“Eighty percent of people only fly once per year, and airlines are 97% perfect. But as soon as your flight becomes a problem, you become the lowest priority,” says Eyerly. Airlines would rather focus on the many customers who are enjoying flawless flights–which is why when you get delayed on the tarmac, you stay delayed for a while as other flights jump you in line. They don’t care if they lose you as a customer. “For them, it’s nothing. They eat the cost. For us, it’s years of relationship gone.”

As I wrote back in February, Beacon is very similar to Eyerly’s first airline startup, Surf Air, that brought the same subscription airline service to the Los Angeles-San Francisco corridor. When bringing the Surf Air model to the NYC-Boston corridor, Eyerly and the other three cofounders applied lessons learned from Surf Air–mainly to rent, not buy the planes, since maintaining planes is pricey and might leave you in the lurch if a plane needs repairs.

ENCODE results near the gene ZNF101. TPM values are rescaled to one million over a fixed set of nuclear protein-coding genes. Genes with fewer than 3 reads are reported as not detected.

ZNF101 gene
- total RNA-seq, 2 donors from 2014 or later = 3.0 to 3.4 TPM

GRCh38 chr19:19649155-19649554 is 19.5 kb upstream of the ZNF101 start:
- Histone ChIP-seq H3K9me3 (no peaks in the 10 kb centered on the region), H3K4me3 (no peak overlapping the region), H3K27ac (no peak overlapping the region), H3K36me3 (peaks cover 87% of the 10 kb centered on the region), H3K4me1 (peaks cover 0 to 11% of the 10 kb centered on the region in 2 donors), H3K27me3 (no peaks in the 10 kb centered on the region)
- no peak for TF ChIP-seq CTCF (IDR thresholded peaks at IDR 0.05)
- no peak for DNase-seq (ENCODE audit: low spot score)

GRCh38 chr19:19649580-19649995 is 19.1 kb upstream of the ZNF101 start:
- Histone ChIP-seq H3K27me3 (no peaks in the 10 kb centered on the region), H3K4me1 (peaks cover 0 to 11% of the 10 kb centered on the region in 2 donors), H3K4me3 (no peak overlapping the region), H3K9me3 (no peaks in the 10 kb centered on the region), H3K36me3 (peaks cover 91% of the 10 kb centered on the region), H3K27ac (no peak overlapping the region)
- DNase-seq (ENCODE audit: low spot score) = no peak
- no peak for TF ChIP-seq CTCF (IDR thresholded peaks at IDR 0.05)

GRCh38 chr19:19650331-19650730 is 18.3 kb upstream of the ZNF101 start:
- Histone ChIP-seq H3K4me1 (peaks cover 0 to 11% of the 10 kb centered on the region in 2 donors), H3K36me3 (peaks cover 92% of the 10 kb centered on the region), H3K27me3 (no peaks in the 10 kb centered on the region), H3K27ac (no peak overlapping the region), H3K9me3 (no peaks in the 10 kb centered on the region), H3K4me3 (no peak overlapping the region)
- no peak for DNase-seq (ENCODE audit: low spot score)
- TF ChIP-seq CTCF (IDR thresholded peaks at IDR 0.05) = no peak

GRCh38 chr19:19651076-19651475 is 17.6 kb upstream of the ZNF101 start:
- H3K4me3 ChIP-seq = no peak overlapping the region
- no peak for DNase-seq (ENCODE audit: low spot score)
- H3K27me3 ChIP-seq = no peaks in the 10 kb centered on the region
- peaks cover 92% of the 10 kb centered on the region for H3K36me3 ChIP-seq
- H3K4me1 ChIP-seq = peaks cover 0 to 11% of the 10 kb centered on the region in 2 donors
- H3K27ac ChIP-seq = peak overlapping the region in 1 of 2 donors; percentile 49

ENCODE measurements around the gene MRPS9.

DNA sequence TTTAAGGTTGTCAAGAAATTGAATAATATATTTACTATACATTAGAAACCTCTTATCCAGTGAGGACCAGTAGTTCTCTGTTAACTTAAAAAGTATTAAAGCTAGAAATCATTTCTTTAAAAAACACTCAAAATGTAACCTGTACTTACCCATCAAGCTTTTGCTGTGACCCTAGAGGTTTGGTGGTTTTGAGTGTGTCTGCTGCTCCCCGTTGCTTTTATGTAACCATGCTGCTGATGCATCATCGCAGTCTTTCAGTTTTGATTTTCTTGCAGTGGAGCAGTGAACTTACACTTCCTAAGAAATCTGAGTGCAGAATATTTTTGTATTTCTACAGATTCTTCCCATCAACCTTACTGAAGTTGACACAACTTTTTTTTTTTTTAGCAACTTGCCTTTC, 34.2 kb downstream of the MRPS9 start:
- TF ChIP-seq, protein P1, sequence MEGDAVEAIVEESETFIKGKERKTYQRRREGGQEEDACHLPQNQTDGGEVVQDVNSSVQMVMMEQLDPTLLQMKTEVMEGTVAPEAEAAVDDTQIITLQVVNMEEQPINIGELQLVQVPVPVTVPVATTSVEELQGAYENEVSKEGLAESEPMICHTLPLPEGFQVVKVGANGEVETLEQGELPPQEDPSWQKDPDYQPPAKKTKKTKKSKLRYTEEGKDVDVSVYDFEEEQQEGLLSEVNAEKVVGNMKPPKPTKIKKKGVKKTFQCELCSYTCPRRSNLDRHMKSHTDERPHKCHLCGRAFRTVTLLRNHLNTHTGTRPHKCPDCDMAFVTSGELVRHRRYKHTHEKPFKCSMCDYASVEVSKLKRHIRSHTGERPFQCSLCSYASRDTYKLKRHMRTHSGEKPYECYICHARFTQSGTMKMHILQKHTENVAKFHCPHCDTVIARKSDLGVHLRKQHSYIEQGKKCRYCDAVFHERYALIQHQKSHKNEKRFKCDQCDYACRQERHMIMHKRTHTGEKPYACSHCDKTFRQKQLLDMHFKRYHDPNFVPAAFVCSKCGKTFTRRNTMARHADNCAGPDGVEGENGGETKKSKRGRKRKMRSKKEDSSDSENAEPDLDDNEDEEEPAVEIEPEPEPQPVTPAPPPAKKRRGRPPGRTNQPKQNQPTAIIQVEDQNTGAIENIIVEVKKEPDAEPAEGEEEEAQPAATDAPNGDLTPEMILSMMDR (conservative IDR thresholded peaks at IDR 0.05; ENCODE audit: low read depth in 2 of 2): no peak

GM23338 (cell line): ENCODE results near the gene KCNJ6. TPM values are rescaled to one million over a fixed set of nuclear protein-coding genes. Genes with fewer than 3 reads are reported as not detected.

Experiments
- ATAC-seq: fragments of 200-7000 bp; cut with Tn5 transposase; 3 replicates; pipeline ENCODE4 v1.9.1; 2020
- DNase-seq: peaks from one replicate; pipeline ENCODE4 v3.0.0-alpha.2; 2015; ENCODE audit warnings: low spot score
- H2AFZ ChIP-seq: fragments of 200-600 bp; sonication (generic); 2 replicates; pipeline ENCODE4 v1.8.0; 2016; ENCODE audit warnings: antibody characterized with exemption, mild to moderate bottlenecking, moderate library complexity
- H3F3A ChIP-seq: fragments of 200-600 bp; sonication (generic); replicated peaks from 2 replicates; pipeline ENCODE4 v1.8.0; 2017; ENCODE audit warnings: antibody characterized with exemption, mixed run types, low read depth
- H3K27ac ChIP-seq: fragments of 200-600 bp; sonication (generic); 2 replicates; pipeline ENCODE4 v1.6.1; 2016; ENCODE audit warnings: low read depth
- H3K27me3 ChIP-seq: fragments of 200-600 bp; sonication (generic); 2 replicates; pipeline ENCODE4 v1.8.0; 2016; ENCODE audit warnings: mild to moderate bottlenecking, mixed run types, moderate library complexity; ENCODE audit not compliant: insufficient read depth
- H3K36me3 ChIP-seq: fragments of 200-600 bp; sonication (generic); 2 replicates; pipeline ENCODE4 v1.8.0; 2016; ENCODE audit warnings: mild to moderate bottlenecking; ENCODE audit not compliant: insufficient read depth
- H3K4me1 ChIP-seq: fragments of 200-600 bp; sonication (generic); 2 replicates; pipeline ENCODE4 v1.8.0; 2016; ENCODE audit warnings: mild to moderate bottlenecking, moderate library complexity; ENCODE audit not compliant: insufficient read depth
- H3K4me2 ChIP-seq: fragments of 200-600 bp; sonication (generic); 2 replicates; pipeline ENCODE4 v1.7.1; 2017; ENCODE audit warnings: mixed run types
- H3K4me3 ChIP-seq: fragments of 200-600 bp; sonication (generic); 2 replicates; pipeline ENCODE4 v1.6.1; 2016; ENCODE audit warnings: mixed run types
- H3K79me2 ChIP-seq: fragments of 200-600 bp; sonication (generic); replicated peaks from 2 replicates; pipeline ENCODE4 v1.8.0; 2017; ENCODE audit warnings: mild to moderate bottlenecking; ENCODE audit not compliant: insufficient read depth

Where To Next?

Eyerly says Beacon will expand “as fast as we can without sacrificing our service,” and Washington, D.C. is the smart choice for its next destination. But Beacon’s model fills a sweet spot of affordability that only fits within a certain travel radius of about 200 miles. That distance takes about an hour to travel from gate to gate, which allows Beacon to stagger flights to take off every few hours from each location. But to expand to Chicago, a city over 700 miles from NYC, Beacon would have to upsize its logistics and would not be able to guarantee as many flights without a larger operation. This would compromise the service Beacon wants to deliver, says Eyerly.

“Basically, anywhere high-speed rail works, we work,” says Eyerly.